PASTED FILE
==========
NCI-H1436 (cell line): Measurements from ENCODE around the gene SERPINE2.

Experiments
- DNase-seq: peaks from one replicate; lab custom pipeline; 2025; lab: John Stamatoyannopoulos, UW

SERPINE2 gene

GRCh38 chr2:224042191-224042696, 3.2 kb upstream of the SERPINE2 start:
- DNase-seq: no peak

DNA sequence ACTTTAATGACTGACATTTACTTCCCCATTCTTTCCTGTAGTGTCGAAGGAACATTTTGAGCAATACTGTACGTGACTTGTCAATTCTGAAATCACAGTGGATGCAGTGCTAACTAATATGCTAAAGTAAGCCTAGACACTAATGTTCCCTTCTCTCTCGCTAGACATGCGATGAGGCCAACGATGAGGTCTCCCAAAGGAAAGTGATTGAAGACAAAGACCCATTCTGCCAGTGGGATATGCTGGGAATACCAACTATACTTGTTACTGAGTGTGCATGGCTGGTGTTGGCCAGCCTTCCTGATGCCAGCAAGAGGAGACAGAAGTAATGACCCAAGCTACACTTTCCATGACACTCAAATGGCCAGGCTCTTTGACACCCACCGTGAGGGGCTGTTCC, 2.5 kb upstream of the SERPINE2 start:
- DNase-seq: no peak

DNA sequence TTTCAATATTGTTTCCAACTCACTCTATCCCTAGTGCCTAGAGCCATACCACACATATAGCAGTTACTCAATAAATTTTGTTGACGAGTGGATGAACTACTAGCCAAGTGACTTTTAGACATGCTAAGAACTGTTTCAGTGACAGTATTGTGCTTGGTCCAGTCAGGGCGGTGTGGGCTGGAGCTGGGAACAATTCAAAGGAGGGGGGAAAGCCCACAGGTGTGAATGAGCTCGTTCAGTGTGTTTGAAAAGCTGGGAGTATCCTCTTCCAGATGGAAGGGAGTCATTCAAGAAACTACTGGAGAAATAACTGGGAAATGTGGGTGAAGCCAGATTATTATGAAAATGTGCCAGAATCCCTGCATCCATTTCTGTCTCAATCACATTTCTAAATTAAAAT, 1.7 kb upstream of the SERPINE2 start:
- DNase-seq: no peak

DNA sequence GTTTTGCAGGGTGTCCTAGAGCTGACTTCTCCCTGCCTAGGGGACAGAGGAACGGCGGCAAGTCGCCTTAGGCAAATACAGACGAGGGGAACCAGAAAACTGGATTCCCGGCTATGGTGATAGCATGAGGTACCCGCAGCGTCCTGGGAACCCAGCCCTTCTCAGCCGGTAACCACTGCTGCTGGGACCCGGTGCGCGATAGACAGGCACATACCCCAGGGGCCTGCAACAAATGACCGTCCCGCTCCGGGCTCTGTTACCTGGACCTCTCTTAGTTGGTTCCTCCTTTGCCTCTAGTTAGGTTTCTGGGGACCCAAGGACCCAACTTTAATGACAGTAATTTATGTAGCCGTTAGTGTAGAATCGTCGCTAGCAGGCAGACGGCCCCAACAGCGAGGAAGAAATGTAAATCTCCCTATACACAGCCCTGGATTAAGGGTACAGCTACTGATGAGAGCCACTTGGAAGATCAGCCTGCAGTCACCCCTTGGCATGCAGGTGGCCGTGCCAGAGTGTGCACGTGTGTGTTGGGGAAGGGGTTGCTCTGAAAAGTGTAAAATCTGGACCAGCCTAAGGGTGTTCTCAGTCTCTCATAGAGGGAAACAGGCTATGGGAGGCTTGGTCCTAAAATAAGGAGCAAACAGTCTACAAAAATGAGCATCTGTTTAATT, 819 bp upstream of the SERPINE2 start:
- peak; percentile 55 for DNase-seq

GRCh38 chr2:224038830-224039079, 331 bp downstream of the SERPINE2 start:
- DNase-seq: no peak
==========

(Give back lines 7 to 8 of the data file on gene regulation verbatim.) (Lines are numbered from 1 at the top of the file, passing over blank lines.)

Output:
DNA sequence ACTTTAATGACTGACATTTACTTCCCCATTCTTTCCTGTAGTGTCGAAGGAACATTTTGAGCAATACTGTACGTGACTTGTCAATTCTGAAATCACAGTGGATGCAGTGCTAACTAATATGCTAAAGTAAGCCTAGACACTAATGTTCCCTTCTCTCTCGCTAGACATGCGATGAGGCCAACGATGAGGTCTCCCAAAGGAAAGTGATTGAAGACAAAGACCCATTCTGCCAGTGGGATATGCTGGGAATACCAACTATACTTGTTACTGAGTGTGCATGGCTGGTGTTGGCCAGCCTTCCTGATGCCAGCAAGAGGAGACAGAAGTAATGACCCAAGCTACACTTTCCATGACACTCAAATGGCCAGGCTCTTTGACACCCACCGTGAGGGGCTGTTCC, 2.5 kb upstream of the SERPINE2 start:
- DNase-seq: no peak